Robinson Hall B, #333
October 17, 2012, 01:00 PM to 10:00 AM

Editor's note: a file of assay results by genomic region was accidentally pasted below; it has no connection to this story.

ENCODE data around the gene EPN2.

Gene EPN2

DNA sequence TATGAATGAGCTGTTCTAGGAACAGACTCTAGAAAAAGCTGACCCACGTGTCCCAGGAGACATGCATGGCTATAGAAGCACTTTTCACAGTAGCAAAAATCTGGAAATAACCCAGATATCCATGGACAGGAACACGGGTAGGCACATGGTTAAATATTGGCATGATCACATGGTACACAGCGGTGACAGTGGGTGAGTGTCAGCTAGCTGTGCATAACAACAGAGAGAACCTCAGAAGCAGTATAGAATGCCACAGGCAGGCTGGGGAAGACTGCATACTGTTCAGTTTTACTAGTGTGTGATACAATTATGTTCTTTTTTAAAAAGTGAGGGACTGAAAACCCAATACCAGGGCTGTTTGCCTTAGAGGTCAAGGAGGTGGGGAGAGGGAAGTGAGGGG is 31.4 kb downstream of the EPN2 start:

During his entire adult life George Washington had contact with Native Americans. His first encounter as a teenager left him with the impression that they were nothing more than an "ignorant people." As a young man in his twenties, as he fought with and against Indians during the French and Indian War, he gained a grudging respect for their fighting abilities. During the American Revolution, Washington made it clear that he welcomed Indian allies but would destroy Native enemies. He ended that conflict with a nascent compassion for the plight of Native Americans as they attempted to persevere in the face of the onslaught of white settlers into the trans-Appalachian west. As president, he sought to implement a program that he believed would enable Indians to survive in a white-dominated culture. He would "civilize" Indians by teaching them techniques of agriculture and providing the implements of husbandry that would enable them to become proficient farmers. Despite his worthy intentions, he discovered that his government did not have the resources needed to protect the Indian land on which the civilization program would be implemented. This dissertation is the first scholarly attempt to trace the life-long development of Washington's attitudes toward Native Americans. I show the evolution of his thoughts and policies as he attempted to apply the same principles of justice and equality to Native Americans as were applied to white Americans.